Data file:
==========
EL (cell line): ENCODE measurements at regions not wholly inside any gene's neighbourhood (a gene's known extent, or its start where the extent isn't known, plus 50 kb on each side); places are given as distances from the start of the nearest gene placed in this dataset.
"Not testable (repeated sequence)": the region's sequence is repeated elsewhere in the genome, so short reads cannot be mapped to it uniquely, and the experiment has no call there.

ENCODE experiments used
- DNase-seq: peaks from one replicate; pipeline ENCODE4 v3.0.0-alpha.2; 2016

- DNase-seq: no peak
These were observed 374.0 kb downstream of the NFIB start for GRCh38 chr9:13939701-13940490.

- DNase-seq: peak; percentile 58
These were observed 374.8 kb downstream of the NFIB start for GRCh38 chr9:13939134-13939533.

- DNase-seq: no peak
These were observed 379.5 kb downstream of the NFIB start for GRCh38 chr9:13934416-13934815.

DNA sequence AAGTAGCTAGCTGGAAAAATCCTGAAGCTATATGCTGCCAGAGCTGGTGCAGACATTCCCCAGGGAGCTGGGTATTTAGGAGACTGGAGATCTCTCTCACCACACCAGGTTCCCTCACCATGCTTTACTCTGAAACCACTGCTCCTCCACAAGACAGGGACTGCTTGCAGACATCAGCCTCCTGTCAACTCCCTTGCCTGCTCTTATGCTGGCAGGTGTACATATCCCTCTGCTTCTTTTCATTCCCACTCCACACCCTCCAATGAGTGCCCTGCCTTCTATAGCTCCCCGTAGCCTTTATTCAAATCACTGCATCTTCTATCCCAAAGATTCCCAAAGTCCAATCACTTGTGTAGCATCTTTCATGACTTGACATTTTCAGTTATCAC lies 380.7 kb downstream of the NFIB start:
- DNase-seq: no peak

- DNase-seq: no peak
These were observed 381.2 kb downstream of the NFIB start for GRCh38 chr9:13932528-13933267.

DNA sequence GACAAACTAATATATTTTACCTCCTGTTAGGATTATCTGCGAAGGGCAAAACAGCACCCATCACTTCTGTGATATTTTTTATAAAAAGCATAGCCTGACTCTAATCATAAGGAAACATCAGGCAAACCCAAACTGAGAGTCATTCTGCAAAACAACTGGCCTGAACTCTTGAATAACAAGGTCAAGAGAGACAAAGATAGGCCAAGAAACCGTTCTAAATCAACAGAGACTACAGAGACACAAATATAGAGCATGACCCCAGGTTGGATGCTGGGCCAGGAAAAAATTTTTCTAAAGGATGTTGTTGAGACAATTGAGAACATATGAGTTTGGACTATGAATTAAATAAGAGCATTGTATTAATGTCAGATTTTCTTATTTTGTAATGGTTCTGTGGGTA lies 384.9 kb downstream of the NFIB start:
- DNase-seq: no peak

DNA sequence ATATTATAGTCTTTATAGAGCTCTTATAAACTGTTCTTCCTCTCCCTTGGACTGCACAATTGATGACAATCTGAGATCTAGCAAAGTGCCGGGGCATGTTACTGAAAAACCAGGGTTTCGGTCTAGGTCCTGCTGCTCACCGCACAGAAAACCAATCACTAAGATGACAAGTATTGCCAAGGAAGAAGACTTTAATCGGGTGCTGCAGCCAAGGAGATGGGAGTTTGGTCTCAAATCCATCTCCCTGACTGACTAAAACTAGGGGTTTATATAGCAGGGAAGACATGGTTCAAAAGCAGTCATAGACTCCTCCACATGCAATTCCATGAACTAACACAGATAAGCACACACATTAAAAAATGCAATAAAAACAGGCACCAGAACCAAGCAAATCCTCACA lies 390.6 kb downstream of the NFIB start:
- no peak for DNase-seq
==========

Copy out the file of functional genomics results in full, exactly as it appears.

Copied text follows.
EL (cell line): ENCODE measurements at regions not wholly inside any gene's neighbourhood (a gene's known extent, or its start where the extent isn't known, plus 50 kb on each side); places are given as distances from the start of the nearest gene placed in this dataset.
"Not testable (repeated sequence)": the region's sequence is repeated elsewhere in the genome, so short reads cannot be mapped to it uniquely, and the experiment has no call there.

ENCODE experiments used
- DNase-seq: peaks from one replicate; pipeline ENCODE4 v3.0.0-alpha.2; 2016

- DNase-seq: no peak
These were observed 374.0 kb downstream of the NFIB start for GRCh38 chr9:13939701-13940490.

- DNase-seq: peak; percentile 58
These were observed 374.8 kb downstream of the NFIB start for GRCh38 chr9:13939134-13939533.

- DNase-seq: no peak
These were observed 379.5 kb downstream of the NFIB start for GRCh38 chr9:13934416-13934815.

DNA sequence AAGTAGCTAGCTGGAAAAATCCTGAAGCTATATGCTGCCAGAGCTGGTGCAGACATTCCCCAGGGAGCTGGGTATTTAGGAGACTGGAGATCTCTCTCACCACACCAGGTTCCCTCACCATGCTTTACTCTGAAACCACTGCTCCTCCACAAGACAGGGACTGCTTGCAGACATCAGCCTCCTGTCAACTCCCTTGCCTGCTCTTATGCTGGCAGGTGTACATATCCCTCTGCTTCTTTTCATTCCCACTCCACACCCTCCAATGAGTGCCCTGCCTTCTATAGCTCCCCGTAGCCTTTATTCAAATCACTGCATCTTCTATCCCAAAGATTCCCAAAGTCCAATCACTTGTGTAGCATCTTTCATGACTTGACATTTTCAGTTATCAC lies 380.7 kb downstream of the NFIB start:
- DNase-seq: no peak

- DNase-seq: no peak
These were observed 381.2 kb downstream of the NFIB start for GRCh38 chr9:13932528-13933267.

DNA sequence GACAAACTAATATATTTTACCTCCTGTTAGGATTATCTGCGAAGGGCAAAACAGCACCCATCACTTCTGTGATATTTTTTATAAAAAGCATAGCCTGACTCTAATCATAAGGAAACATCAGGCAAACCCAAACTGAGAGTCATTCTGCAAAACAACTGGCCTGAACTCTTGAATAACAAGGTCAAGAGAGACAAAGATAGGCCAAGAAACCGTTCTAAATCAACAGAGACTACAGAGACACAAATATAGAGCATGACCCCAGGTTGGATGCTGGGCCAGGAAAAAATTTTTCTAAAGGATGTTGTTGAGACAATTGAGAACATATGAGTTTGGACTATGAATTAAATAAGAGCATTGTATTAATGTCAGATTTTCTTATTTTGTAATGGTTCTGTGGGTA lies 384.9 kb downstream of the NFIB start:
- DNase-seq: no peak

DNA sequence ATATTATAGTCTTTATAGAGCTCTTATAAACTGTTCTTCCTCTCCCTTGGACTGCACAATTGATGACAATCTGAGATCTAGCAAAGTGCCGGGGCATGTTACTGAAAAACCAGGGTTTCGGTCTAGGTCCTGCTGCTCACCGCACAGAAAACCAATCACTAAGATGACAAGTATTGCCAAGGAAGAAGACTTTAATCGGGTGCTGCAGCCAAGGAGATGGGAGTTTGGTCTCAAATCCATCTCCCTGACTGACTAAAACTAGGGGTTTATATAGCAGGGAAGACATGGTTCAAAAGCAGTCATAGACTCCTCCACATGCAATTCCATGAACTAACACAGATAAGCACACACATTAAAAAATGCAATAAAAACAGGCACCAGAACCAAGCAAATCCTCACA lies 390.6 kb downstream of the NFIB start:
- no peak for DNase-seq